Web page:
- Reduced Physical Activity: At night, physical activity decreases, and the lack of movement may lead to localized inflammation, such as in an injured ankle.
- Anxiety and Stress: At night, we often experience increased anxiety, which is a biological legacy from our ancestors. When you have an injury like a sprain, this anxiety can intensify, making you more aware of your sensations and potentially increasing your perception of pain.
- Immunological Changes: Your immune system’s activity varies throughout the day. It’s often more active at night, which can promote inflammation.
At night, your body’s internal rhythms and blood flow can make you more aware of these symptoms, particularly the throbbing pain.
Is It a Sign of Complication?
No, not at all.
Complications from a sprained ankle are rare, and nighttime throbbing is not a cause for significant concern.
An infection can also cause this sensation, but it’s an extremely rare complication after an ankle sprain. In such cases, you would likely experience symptoms like fever and other signs of infection.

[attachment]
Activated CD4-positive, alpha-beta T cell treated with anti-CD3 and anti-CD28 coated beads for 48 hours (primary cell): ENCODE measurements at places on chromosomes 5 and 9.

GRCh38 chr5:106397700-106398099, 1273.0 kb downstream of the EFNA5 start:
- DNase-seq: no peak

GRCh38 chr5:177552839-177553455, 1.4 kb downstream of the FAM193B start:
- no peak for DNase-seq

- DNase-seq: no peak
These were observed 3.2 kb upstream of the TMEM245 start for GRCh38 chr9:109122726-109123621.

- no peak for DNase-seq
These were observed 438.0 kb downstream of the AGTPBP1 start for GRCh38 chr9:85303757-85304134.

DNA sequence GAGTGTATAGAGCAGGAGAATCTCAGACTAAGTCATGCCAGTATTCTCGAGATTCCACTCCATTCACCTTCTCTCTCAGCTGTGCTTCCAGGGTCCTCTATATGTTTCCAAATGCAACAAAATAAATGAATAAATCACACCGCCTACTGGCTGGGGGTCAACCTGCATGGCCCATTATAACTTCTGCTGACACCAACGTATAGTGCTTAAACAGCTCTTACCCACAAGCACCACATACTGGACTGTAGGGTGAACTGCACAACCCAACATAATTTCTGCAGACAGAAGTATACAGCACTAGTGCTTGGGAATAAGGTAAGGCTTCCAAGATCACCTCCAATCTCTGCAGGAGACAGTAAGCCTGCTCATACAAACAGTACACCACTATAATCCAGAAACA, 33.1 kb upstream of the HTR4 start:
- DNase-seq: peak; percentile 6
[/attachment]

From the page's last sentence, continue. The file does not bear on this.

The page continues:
And infection can occur only if you had an open wound or surgery.
How Long Do Nighttime Throbbing Last After an Ankle Sprain?
Since ankle sprains are a very common issue, there are numerous studies that track the recovery of individuals with sprains. This includes monitoring the evolution of pain, which, like swelling, is a reliable indicator of inflammation.
Inflammation is responsible for both swelling and pain.
So, what do these studies reveal about the duration of nighttime and daytime pain after an ankle sprain (van Rijm 2008)?
- Pain decreases rapidly within the first 2 weeks following the injury.
- Up to 2 out of 3 individuals will no longer experience pain after one year.
- Up to 9 out of 10 individuals will no longer experience pain after three years.
We also know that a ligament can take up to three months to fully heal if it’s torn or stretched, such as after a sprain (Hubbard 2008).
So, even though nighttime throbbing often subsides relatively quickly, the fact that it can last up to three months is not a cause for concern or a sign of complications.
The recovery time of nighttime throbbing after an ankle sprain may last for several days to a couple of weeks.
What Can Be Done to Relieve Nighttime Ankle Sprain Pain?